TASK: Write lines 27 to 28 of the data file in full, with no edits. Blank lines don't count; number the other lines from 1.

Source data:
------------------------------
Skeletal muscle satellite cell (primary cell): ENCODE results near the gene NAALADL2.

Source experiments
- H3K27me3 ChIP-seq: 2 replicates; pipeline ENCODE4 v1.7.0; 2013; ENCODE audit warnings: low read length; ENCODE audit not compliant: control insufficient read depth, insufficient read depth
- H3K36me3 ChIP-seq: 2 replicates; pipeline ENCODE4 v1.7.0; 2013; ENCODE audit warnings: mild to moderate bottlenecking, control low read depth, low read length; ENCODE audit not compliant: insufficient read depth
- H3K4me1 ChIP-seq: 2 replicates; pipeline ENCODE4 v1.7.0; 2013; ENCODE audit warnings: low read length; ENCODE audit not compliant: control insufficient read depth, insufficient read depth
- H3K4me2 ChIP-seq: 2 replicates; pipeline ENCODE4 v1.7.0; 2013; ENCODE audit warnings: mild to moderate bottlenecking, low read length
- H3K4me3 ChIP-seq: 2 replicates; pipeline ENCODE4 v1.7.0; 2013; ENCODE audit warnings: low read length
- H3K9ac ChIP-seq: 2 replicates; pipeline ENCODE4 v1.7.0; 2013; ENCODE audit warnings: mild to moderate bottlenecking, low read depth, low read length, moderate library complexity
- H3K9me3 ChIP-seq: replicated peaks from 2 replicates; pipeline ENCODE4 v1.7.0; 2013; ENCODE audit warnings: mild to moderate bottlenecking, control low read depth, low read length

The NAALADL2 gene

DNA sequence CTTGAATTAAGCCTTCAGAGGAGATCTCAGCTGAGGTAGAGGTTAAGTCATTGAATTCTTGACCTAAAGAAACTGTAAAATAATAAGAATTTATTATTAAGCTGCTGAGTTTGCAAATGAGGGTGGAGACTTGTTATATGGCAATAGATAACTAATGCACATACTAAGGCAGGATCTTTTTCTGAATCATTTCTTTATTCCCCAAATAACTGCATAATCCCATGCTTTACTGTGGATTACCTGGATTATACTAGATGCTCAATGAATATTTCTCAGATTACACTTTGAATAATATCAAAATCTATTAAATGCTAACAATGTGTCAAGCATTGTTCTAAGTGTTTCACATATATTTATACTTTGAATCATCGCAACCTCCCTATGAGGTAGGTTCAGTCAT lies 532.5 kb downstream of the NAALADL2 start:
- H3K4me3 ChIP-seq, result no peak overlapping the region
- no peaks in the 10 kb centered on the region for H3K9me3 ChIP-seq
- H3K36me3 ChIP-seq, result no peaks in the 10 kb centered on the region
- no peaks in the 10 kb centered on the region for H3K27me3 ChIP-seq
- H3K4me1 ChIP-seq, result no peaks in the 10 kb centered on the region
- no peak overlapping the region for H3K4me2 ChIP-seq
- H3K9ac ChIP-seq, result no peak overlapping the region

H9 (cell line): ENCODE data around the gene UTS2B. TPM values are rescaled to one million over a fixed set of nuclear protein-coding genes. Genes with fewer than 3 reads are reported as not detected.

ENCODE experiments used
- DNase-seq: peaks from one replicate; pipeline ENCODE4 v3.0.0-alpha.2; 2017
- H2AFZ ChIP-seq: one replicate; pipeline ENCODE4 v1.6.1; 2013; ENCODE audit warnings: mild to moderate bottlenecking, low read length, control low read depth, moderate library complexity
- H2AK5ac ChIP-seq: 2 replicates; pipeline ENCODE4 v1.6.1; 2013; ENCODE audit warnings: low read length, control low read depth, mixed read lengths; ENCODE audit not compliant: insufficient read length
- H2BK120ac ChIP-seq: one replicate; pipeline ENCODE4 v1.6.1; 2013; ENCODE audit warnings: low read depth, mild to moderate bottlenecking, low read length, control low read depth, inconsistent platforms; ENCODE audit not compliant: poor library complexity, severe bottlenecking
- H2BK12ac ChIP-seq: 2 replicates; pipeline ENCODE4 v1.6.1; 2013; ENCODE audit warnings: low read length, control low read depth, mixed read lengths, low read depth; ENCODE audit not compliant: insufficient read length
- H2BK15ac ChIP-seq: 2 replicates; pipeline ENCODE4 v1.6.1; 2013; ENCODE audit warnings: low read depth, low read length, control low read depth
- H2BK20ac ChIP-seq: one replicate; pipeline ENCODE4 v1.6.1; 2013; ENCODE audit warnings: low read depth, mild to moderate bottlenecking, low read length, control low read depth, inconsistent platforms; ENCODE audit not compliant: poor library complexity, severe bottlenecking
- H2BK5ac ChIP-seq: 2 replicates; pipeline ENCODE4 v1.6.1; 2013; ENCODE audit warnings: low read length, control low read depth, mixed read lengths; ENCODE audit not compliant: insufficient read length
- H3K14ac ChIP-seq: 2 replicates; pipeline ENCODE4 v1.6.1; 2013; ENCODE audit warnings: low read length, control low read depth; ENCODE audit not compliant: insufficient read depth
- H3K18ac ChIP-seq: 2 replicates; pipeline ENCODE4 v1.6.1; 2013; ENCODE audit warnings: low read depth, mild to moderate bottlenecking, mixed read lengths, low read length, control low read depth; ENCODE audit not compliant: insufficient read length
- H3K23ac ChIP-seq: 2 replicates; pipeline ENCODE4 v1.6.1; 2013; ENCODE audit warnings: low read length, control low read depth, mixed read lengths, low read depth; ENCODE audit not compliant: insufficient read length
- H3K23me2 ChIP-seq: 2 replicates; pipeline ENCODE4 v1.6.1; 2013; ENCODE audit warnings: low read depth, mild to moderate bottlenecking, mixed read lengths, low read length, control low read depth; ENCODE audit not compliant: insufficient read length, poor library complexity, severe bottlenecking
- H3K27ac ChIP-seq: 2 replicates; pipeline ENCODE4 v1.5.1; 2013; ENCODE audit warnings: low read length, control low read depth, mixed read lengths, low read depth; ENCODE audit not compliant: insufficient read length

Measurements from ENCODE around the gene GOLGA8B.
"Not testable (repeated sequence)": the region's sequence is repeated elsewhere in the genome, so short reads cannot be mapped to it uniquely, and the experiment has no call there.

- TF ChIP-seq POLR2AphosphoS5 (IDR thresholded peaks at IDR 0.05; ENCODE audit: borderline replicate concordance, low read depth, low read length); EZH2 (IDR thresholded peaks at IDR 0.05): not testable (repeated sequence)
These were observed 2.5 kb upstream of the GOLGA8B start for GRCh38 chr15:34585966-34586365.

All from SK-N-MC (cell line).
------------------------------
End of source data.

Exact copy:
- H2BK20ac ChIP-seq: one replicate; pipeline ENCODE4 v1.6.1; 2013; ENCODE audit warnings: low read depth, mild to moderate bottlenecking, low read length, control low read depth, inconsistent platforms; ENCODE audit not compliant: poor library complexity, severe bottlenecking
- H2BK5ac ChIP-seq: 2 replicates; pipeline ENCODE4 v1.6.1; 2013; ENCODE audit warnings: low read length, control low read depth, mixed read lengths; ENCODE audit not compliant: insufficient read length